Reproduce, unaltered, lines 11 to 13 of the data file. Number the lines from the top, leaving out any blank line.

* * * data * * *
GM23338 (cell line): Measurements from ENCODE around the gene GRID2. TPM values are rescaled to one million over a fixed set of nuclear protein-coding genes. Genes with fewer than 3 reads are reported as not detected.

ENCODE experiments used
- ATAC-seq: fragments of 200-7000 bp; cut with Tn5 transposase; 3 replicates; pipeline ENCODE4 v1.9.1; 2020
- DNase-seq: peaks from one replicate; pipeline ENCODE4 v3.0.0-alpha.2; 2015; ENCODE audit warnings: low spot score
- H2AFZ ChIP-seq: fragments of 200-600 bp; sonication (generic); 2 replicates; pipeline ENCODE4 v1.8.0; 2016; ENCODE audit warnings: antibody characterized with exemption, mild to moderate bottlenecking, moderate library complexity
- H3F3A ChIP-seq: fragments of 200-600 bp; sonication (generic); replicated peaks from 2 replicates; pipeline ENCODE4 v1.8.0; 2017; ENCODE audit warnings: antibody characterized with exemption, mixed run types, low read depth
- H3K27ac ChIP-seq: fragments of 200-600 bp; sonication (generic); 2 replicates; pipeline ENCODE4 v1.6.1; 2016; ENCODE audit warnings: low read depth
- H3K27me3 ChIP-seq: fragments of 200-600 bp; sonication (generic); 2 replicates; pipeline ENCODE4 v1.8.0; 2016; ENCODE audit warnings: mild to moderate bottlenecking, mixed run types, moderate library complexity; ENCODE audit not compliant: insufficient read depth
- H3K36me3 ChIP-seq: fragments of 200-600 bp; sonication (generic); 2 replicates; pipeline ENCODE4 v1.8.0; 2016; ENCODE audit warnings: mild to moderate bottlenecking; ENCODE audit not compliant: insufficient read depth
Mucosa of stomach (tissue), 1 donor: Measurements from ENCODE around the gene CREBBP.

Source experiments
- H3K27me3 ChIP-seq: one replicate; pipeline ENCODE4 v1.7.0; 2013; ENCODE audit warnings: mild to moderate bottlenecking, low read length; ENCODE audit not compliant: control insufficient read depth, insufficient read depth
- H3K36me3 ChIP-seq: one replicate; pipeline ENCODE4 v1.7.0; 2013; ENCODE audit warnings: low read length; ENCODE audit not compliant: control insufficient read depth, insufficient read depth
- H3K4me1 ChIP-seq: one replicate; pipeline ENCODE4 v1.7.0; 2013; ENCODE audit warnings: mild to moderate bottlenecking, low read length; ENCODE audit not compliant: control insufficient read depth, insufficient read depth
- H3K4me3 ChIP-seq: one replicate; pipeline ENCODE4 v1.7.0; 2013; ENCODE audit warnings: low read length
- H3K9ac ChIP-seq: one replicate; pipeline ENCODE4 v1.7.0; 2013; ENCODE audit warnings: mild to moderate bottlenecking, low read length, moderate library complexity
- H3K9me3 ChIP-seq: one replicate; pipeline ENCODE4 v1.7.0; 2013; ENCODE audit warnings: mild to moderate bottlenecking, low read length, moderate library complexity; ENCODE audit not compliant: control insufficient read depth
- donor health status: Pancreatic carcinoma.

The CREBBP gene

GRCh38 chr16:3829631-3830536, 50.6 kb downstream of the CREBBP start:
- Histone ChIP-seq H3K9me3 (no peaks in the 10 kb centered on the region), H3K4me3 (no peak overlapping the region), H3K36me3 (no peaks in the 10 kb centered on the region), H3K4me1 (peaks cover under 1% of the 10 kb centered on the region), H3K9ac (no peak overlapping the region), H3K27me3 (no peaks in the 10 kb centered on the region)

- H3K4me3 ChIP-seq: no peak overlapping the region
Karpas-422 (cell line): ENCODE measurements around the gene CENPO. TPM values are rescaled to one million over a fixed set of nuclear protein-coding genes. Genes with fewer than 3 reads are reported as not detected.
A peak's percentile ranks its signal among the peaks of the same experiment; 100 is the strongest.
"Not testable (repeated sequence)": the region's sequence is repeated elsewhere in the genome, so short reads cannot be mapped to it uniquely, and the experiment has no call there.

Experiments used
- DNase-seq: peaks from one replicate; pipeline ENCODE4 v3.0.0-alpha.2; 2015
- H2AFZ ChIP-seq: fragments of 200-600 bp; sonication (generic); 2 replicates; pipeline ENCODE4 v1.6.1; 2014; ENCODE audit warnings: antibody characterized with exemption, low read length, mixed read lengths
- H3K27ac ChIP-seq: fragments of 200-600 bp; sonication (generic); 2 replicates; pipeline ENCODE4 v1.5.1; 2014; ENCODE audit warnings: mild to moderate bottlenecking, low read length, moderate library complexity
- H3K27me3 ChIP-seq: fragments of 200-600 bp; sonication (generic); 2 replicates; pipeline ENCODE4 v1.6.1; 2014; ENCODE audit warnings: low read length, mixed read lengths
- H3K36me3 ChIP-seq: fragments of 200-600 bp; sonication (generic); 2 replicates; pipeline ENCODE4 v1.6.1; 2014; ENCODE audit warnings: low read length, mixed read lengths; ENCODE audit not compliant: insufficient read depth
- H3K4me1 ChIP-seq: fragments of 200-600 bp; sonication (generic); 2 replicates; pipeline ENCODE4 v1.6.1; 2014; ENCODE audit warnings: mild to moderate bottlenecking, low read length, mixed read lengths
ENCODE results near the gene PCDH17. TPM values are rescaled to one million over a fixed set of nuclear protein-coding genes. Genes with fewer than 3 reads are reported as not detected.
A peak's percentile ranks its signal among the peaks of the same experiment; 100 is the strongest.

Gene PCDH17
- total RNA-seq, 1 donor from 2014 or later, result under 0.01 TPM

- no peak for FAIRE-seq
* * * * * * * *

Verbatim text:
Source experiments
- H3K27me3 ChIP-seq: one replicate; pipeline ENCODE4 v1.7.0; 2013; ENCODE audit warnings: mild to moderate bottlenecking, low read length; ENCODE audit not compliant: control insufficient read depth, insufficient read depth
- H3K36me3 ChIP-seq: one replicate; pipeline ENCODE4 v1.7.0; 2013; ENCODE audit warnings: low read length; ENCODE audit not compliant: control insufficient read depth, insufficient read depth